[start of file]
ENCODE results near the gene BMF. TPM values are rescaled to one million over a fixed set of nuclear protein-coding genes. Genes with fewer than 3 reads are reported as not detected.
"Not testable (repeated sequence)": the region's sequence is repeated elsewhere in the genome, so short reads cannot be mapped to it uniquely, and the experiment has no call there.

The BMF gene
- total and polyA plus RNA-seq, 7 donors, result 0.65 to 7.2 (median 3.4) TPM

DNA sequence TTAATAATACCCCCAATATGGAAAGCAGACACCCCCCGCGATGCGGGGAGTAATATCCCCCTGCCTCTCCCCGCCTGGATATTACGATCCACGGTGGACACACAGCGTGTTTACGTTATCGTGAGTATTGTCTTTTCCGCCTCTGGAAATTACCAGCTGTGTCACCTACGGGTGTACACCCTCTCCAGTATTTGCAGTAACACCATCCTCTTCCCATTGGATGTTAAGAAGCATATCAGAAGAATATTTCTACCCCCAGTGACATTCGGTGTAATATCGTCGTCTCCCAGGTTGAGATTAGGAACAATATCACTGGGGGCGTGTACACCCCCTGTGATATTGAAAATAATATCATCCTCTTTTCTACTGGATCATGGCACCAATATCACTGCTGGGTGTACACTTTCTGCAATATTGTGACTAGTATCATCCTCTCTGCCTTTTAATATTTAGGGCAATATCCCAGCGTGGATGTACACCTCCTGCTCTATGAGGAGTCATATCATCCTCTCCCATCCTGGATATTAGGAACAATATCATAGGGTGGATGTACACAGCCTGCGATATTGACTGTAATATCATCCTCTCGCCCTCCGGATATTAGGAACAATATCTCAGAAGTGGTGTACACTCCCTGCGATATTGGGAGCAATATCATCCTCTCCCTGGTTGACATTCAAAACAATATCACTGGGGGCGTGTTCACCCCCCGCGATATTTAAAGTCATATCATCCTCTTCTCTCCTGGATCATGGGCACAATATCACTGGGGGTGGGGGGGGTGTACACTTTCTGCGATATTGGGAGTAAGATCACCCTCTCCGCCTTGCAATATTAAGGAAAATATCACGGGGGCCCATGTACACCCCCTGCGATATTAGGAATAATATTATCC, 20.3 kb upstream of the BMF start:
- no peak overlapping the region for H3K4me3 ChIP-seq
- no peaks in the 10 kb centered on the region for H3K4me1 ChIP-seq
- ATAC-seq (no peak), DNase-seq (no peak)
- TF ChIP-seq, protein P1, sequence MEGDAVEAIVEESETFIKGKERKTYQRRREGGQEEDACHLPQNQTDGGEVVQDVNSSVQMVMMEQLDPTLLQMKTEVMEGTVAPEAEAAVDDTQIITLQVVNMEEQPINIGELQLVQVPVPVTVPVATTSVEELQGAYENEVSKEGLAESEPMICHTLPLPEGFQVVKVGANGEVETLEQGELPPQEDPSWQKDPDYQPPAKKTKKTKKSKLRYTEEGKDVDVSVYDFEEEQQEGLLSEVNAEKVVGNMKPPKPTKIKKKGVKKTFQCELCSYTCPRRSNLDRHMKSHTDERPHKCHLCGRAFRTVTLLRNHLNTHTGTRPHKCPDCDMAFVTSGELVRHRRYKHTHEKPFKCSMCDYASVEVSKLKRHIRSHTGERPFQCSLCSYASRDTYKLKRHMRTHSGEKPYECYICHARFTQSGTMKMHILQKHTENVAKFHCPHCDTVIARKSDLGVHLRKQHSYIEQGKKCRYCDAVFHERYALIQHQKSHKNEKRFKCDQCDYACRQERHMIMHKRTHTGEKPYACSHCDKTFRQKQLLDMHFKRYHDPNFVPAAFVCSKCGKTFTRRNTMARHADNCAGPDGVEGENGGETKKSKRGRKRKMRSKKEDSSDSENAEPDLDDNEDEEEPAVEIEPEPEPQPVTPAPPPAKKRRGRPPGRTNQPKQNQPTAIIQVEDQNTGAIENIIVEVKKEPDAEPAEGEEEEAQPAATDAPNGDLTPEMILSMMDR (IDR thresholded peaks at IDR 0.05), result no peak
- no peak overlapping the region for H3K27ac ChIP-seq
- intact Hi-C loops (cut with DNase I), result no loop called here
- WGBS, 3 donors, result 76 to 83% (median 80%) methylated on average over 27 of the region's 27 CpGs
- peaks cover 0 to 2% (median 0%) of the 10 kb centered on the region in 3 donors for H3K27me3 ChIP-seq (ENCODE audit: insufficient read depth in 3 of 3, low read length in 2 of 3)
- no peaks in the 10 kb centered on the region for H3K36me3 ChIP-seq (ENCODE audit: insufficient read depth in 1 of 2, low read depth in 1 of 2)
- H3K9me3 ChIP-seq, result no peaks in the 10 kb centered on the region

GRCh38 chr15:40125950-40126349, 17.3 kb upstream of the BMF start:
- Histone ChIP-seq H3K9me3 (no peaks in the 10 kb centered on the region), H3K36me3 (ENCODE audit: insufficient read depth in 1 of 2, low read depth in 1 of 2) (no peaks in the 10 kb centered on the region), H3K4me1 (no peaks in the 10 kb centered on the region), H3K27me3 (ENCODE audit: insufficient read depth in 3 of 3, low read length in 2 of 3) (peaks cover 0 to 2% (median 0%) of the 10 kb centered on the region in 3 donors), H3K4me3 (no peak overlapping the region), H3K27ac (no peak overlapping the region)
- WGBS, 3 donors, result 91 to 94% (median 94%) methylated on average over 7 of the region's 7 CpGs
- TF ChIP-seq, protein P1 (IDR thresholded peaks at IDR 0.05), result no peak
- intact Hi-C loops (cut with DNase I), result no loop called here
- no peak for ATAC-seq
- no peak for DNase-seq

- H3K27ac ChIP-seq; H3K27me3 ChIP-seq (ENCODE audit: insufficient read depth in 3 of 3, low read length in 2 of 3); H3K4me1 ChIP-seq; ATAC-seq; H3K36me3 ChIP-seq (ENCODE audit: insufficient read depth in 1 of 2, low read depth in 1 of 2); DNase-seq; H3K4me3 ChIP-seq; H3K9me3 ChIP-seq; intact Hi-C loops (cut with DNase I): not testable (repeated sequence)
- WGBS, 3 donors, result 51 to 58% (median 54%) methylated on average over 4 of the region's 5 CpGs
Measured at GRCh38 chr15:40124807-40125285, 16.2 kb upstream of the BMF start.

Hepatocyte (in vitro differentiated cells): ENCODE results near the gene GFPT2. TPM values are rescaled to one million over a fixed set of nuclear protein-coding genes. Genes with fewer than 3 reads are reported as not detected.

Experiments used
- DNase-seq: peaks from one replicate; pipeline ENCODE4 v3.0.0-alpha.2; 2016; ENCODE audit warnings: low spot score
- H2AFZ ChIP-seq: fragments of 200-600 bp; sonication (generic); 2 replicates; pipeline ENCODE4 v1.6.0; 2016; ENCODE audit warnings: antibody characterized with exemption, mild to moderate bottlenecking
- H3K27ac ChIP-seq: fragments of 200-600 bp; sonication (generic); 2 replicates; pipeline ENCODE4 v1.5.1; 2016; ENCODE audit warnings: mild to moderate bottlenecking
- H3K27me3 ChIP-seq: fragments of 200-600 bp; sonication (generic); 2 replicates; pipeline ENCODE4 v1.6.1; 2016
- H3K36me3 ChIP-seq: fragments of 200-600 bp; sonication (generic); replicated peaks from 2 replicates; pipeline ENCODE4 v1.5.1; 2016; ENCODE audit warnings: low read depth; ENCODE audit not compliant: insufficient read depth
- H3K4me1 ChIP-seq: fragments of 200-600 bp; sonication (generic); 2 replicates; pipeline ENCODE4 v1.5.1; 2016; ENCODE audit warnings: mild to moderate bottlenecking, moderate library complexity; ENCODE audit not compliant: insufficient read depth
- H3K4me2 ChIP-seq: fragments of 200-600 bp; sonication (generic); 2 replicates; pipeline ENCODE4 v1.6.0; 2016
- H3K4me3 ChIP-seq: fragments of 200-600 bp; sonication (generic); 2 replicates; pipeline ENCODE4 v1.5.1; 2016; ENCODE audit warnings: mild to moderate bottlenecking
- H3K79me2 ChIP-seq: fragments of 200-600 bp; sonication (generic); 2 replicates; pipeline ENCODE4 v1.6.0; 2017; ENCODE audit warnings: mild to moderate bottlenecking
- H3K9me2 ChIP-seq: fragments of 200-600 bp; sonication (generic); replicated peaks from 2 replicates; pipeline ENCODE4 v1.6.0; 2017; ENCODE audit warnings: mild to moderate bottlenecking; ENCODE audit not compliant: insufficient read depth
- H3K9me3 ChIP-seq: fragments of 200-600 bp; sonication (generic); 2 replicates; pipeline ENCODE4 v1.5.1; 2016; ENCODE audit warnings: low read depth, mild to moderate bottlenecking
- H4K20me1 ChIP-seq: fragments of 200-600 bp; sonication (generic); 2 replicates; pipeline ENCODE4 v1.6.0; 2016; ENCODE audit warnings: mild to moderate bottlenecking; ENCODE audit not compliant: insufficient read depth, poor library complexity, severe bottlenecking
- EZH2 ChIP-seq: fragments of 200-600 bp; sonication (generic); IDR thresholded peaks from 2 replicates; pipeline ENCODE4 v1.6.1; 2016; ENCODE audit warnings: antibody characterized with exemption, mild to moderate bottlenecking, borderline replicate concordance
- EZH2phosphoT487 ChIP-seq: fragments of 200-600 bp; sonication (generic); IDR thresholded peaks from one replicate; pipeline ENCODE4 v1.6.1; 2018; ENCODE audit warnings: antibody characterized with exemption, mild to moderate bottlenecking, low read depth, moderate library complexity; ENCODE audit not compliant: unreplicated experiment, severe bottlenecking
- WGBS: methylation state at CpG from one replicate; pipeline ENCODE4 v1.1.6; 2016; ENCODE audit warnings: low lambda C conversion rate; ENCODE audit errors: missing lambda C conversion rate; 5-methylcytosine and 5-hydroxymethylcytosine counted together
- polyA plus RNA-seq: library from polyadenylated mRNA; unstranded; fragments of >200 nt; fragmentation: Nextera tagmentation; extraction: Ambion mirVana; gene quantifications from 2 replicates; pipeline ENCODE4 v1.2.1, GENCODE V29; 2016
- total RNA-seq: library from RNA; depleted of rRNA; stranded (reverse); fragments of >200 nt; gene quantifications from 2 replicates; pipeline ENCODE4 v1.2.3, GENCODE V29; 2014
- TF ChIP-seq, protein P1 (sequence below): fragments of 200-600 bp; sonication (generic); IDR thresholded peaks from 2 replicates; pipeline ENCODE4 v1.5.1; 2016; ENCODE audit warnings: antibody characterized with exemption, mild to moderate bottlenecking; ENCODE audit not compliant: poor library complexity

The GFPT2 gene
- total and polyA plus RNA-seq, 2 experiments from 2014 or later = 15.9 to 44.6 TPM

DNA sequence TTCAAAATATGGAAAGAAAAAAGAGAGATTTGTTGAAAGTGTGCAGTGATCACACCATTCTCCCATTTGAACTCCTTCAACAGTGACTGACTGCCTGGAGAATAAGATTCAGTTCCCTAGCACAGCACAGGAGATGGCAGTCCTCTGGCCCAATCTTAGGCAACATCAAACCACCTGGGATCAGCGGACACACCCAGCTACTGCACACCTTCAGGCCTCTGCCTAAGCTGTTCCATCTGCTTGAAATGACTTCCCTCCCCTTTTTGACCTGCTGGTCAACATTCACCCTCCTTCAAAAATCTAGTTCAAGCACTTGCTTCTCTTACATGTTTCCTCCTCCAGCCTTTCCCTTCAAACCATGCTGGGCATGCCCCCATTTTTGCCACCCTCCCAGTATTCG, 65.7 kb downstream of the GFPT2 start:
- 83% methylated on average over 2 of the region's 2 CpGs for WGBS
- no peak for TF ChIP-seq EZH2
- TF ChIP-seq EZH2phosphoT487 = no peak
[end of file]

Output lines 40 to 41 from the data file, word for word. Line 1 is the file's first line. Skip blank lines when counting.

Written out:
- EZH2 ChIP-seq: fragments of 200-600 bp; sonication (generic); IDR thresholded peaks from 2 replicates; pipeline ENCODE4 v1.6.1; 2016; ENCODE audit warnings: antibody characterized with exemption, mild to moderate bottlenecking, borderline replicate concordance
- EZH2phosphoT487 ChIP-seq: fragments of 200-600 bp; sonication (generic); IDR thresholded peaks from one replicate; pipeline ENCODE4 v1.6.1; 2018; ENCODE audit warnings: antibody characterized with exemption, mild to moderate bottlenecking, low read depth, moderate library complexity; ENCODE audit not compliant: unreplicated experiment, severe bottlenecking